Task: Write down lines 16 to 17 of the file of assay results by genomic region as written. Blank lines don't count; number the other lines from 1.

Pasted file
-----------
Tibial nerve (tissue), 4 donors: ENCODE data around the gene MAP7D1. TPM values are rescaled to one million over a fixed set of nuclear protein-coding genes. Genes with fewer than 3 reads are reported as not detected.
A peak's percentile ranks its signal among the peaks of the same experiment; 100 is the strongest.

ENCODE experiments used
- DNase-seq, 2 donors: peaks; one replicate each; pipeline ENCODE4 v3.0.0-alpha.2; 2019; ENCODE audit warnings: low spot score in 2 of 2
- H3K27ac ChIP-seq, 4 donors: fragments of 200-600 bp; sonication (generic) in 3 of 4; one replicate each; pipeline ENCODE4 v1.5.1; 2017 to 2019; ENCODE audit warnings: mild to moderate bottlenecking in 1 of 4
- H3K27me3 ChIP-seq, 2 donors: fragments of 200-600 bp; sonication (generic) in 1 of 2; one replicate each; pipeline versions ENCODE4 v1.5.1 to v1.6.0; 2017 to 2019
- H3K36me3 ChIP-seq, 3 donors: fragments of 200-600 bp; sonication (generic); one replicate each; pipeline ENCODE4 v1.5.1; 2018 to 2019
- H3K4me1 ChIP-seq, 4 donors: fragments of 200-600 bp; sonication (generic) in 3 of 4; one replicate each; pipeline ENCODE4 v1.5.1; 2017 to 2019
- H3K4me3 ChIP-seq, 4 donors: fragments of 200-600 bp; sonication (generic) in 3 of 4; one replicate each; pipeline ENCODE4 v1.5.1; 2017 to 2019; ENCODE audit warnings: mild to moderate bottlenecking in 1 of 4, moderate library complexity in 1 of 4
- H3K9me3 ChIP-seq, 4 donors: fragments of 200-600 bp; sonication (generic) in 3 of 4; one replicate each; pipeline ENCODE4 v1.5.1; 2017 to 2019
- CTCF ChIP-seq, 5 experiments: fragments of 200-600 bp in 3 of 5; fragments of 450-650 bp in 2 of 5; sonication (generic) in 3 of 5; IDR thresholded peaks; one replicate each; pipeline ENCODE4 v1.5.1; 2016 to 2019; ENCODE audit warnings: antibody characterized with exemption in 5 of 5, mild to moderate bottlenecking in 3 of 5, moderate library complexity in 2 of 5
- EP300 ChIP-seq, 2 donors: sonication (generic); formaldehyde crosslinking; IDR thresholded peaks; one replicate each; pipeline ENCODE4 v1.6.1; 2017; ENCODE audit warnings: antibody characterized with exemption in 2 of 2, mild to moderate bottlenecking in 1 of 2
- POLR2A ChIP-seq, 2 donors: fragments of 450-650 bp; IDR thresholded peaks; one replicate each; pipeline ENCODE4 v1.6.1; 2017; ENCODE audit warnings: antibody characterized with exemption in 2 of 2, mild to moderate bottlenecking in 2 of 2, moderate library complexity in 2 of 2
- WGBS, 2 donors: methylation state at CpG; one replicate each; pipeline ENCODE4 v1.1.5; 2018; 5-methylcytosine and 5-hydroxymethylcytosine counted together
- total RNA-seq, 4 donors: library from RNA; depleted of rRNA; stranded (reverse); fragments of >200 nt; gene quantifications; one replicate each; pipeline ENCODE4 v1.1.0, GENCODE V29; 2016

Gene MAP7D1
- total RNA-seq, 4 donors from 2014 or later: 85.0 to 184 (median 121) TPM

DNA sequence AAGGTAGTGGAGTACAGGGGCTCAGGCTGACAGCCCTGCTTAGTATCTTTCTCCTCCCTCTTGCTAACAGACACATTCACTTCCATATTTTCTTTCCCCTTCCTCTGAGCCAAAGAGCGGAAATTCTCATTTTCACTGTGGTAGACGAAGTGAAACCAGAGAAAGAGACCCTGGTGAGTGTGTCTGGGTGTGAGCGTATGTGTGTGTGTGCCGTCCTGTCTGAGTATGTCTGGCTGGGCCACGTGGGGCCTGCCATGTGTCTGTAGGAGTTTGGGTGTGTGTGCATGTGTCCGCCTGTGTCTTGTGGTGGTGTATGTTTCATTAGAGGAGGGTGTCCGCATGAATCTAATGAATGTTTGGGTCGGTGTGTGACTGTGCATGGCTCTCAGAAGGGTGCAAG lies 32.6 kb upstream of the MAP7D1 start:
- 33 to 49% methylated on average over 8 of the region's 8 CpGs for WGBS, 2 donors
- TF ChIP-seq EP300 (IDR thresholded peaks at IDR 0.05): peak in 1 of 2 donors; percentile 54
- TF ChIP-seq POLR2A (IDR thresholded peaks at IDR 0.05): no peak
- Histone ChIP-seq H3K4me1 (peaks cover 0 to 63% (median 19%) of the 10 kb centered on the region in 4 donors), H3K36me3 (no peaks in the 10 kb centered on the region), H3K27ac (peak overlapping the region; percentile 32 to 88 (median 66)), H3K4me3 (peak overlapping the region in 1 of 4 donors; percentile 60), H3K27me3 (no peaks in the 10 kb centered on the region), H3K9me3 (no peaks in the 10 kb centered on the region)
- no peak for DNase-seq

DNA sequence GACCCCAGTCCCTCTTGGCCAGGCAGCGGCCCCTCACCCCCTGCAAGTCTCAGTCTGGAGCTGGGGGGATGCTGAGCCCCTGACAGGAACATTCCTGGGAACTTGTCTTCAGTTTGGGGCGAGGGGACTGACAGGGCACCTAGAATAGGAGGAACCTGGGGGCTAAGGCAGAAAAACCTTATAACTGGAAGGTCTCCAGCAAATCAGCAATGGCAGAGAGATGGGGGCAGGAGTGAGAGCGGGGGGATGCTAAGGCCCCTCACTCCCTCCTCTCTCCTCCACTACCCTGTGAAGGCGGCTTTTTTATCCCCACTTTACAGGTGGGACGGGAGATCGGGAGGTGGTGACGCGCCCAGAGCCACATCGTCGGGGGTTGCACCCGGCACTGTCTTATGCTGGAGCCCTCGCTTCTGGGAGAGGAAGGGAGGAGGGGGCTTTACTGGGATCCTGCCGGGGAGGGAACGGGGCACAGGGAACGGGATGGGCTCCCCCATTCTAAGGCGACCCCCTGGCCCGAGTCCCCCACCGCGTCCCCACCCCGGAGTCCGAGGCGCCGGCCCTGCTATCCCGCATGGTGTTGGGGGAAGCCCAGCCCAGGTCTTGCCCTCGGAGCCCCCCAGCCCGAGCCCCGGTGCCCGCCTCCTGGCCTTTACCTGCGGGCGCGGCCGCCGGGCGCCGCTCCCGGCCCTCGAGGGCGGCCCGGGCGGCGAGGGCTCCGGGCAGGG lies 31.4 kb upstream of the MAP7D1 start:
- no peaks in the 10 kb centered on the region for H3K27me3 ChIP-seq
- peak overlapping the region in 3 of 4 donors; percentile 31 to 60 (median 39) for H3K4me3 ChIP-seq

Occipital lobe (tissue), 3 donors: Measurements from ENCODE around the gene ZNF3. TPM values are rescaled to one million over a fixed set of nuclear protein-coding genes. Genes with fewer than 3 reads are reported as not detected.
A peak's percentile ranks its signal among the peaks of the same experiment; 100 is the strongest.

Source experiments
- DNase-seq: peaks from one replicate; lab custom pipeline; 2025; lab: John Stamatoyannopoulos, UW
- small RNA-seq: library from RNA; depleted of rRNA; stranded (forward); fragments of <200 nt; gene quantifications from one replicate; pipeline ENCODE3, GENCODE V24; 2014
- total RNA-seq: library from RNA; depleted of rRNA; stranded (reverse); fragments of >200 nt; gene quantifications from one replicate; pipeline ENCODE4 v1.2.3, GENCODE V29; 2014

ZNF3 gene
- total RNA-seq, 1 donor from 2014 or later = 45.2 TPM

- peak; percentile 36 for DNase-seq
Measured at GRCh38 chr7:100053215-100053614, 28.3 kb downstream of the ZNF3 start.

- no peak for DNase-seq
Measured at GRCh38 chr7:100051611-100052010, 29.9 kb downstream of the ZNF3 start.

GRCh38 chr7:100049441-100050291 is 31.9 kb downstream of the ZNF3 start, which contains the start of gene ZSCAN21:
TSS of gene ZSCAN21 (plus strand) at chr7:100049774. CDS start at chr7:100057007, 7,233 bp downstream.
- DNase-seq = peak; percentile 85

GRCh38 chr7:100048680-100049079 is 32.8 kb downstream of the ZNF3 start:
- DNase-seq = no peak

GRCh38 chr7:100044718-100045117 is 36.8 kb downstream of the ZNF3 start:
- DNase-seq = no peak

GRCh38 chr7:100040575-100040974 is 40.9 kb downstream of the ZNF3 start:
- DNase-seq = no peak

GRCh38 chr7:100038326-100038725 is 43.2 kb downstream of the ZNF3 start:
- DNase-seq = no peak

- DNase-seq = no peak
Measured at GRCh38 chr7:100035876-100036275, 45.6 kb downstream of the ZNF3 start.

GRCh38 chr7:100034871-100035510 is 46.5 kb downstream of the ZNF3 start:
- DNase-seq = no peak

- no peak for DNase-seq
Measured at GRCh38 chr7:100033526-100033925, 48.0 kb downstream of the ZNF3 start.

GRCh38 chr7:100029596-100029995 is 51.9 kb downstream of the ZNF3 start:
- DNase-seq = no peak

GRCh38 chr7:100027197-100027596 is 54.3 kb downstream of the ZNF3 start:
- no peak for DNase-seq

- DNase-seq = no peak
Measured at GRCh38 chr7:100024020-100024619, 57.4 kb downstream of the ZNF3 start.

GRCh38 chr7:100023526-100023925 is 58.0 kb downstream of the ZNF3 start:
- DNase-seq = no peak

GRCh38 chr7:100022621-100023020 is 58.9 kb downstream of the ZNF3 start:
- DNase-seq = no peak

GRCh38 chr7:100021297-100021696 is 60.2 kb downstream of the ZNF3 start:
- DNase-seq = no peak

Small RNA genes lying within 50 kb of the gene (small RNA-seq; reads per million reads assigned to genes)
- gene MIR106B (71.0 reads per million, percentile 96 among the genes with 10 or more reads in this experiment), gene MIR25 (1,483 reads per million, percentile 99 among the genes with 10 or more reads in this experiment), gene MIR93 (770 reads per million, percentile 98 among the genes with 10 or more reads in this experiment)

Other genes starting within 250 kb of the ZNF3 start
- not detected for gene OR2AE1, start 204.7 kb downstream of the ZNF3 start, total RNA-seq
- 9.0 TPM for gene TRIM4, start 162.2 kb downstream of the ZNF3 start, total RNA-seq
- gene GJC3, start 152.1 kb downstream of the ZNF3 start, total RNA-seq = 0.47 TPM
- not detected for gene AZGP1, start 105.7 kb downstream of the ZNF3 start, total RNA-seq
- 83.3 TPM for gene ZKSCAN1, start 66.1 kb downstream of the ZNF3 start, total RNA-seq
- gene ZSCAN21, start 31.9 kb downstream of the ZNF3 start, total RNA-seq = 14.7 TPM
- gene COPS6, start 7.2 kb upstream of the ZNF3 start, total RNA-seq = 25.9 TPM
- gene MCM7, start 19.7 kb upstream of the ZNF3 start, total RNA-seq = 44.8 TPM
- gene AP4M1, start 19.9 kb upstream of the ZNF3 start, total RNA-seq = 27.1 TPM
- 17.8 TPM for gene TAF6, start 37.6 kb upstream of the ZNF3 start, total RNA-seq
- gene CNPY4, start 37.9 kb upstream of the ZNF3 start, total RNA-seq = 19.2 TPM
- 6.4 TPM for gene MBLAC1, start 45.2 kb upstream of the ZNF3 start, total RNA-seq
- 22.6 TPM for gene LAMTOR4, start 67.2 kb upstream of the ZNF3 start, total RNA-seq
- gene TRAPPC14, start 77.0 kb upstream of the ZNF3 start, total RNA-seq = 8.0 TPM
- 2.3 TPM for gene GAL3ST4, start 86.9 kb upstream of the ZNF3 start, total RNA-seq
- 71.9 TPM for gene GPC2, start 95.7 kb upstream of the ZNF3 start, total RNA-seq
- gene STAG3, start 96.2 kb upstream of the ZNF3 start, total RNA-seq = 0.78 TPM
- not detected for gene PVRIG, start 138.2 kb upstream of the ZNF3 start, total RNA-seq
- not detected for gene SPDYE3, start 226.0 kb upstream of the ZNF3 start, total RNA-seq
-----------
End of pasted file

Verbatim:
Gene MAP7D1
- total RNA-seq, 4 donors from 2014 or later: 85.0 to 184 (median 121) TPM